Thanks to the school, college and the workplace, we often end up forming friendships with those of the same age. It’s natural to stay close with people in our cohort as we grow old in tandem, sharing life experiences along the way. However, expanding our social circle beyond this — whether that’s with someone younger or older — has a whole host of life-enriching benefits. In fact, according to a study from AARP, 93% of those who agree to have friends in a different age group have benefits that are different from the benefits that friendships among people of the same age can deliver. However, the same research found that just over a third of Americans had a close friend who is at least 15 years older or younger than they are.
Intergenerational friendship is better for society and individuals
As humans, we historically lived in multi-generational groups. It is only in more recent times with urbanization and migration in the Western world that communities and families have become more fractured and separated geographically. “In tribal times we would have connections with people from different generations. We wouldn’t be so boxed in and stick with our cohort,” Performance and Confident coach Olivia James pointed out.
“Intergenerational friendships are a dual win — both for society and the individual,” psychologist and author Sarah Gregg told us. As a society, friendships across ages build community and empathy. “Studies have shown that mixing with different groups helps to break down stereotypes and decreases issues such as ageism,” Gregg highlighted. “For the individual, there are opportunities for both parties to gain a fresh perspective and grow,” she added.
Choosing friends of different ages can also help with ‘comparisonitis’. It is very easy to compare your life with someone of the same age and feel envious of what they might have. “A twenty-something can look at a friend and think: She has a successful job, owns a lovely apartment and has just become engaged to a great guy. And I have none of these things, life’s passing me by, time’s running out, I’m not as clever or attractive as her,” James suggests. Picking friends of different ages allows you to look at the bigger picture and not compare or compete.
The conversations you have can also be richer and more interesting. Varying ages have different life perspectives and experiences which can expose you to new ways of thinking and doing. “If you’re a mother with a young baby, you don’t want to spend all your time with mothers with young babies,” James advises.
In a similar vein, sticking with the same friends you have had since high school or college can often mean you get pigeon-holed. It’s normal for us to change as we get older but sticking with friends you have had since your youth can often mean you are not fully understood as your evolved self. Finding new friends of different ages avoids this issue. “You can be truly yourself,” James notes.
The benefits of having older friends
The biggest benefit here is the perspective. This is especially helpful if you are going through a difficult life event such as job redundancy or break-up. “When something happens and you think this is the end of the world. Having older friends who have been through something similar allows you to see people survive and thrive after these difficult events,” James says.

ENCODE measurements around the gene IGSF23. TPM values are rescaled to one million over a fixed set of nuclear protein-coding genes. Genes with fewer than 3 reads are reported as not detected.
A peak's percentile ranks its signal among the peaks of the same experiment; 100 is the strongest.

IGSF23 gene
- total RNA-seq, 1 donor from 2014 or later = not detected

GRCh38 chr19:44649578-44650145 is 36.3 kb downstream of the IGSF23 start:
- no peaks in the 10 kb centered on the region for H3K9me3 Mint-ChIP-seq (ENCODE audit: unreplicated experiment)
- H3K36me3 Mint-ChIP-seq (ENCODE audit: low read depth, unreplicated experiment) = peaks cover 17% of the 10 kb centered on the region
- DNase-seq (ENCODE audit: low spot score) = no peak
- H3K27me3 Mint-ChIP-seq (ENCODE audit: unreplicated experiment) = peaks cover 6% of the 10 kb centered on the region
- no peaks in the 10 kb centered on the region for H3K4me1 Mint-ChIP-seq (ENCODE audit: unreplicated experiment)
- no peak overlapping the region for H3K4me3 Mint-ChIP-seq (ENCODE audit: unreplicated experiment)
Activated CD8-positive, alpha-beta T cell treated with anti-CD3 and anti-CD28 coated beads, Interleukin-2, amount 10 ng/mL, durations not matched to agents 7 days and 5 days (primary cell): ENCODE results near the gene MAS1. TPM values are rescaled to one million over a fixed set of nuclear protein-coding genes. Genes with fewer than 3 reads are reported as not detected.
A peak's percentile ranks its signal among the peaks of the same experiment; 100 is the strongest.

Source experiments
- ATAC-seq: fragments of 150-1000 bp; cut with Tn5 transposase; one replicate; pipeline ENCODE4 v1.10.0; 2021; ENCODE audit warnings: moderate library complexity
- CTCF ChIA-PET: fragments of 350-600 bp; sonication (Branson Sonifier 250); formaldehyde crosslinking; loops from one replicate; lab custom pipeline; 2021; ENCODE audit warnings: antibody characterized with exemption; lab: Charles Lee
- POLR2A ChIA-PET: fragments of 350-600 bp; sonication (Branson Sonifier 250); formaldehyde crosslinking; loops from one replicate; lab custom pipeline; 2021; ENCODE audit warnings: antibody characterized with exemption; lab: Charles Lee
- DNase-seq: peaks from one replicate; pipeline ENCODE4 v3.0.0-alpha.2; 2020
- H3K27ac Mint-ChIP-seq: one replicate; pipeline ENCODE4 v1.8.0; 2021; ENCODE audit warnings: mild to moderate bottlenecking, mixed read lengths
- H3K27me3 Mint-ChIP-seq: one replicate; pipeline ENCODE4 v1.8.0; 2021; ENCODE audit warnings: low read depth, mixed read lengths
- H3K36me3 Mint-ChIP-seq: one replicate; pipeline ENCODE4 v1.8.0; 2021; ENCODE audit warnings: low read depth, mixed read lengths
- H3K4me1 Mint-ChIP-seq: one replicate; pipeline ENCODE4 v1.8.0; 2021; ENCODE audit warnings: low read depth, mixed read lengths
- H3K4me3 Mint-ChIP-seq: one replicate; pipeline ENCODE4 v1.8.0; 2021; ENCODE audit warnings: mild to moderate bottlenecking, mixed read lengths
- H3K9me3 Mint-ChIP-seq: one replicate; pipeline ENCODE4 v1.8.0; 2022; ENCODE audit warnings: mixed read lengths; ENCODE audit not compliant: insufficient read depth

Picking friends at a later life stage, often means they have a different outlook to those who are a similar age to you. “Typically older people are less focused on success and careers and more on their happiness,” Gregg points out. This can be refreshing when you’re younger and the focus is so much on the next career steps and life goals like buying property or starting a family.
The benefits of having younger friends
When older people engage with younger people, share their life experiences and perspective can be extremely rewarding. “For human beings, giving is good. Giving our wisdom and attention makes us feel better. It gives us meaning and is good for our mental health,” James highlights.
When people reach the older years of their life, mixing only with other elderly people can be limiting. Especially as they often experience the deaths of people from their own cohort. Mixing with younger people can be really rewarding and invigorating. “Studies suggest it can increase brain function. A different part of the brain is used that gets them out of their routine and doing something different,” Gregg says.
How to form intergenerational friendships
In modern Western society, there aren’t huge opportunities for different generations to mix. This, as Gregg highlights, is something that needs to change. “We know it’s beneficial for both parties and as a society we know we need to work on this,” she comments.
Trying to build intergenerational friendships is often down to luck. However, you can put yourself out there in ways that will increase your chances of building a wider aged social circle. “Go and do something you want to do not with the intention of making friends but hope for the best. Arts and charities are places where there are likely to be people who are outgoing,” James suggests.
While it may not always be easy to forge these bonds, the payoff is well worth it — for both friends.